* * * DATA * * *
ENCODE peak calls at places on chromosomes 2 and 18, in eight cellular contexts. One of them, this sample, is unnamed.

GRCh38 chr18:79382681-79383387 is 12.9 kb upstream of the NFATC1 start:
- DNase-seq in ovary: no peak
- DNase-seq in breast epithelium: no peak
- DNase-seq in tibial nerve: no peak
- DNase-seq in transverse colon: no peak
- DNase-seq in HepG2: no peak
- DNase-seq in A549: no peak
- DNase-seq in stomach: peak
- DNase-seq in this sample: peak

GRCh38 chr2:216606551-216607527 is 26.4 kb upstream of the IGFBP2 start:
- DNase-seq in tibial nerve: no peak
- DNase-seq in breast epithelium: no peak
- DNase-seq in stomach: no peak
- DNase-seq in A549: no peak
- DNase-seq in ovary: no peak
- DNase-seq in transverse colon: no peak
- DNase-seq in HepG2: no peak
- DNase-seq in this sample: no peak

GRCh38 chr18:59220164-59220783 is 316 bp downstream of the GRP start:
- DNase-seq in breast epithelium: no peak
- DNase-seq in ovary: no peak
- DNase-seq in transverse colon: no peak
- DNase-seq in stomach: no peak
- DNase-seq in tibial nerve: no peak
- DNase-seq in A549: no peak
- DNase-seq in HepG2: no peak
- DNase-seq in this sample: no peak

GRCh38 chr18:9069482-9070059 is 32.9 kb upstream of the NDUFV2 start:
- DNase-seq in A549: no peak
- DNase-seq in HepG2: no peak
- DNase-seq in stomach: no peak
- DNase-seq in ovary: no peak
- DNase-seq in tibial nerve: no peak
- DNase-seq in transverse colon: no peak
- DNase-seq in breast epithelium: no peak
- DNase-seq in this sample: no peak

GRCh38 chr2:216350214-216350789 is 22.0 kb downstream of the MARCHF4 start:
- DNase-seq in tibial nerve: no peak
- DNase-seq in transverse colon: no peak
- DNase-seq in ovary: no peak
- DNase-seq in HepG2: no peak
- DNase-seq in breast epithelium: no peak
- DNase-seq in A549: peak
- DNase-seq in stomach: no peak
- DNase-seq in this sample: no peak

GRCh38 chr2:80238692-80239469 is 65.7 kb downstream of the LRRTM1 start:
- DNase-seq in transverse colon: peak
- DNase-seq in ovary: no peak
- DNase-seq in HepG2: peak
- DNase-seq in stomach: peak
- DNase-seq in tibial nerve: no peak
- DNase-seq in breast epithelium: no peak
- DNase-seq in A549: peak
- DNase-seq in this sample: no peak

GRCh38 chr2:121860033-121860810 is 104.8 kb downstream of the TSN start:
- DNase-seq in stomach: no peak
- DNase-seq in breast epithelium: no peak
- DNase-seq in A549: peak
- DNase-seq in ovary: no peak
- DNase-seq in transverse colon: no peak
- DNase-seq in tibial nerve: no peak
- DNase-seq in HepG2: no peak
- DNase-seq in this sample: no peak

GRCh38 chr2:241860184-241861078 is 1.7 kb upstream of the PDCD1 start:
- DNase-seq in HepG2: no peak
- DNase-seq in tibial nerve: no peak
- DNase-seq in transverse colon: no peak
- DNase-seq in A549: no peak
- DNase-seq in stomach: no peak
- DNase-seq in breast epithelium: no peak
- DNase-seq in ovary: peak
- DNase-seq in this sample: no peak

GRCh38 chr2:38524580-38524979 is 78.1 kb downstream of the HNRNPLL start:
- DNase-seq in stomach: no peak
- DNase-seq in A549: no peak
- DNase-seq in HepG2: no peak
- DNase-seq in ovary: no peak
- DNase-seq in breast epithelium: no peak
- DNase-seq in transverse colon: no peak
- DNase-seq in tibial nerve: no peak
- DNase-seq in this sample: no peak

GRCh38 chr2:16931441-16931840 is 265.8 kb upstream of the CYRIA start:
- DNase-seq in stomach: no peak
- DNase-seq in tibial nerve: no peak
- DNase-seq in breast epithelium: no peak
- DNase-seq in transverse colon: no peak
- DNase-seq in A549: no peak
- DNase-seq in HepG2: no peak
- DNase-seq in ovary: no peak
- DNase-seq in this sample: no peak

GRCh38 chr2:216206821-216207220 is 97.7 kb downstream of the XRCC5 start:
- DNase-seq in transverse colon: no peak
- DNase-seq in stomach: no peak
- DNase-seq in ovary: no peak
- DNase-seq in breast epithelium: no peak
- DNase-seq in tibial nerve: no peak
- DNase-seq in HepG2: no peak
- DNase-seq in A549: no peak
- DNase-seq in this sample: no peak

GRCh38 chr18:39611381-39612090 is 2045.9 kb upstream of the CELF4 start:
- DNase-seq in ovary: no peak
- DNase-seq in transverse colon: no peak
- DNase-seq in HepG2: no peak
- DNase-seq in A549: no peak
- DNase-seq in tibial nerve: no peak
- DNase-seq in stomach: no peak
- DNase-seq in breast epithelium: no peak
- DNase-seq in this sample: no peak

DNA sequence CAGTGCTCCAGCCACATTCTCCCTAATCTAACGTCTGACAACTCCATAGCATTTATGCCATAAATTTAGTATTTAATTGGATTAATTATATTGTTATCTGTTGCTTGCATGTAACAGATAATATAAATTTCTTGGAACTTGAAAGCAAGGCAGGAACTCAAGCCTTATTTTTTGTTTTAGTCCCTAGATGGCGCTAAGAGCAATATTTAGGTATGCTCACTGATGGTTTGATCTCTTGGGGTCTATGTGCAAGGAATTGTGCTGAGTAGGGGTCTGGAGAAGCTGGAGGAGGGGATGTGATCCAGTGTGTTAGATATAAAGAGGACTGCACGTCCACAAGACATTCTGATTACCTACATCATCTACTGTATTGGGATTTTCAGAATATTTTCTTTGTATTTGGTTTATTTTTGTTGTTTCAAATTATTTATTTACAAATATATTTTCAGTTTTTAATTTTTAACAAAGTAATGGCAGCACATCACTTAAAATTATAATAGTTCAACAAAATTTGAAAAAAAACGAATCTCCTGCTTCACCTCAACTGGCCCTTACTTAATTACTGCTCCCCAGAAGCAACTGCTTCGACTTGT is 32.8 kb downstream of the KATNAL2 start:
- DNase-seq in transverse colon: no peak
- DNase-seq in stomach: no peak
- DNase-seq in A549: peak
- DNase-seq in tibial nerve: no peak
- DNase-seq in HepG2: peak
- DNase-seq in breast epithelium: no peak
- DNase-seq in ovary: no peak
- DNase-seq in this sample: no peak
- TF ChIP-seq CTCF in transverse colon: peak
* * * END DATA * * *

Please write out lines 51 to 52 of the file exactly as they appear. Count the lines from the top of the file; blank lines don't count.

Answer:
- DNase-seq in stomach: peak
- DNase-seq in tibial nerve: no peak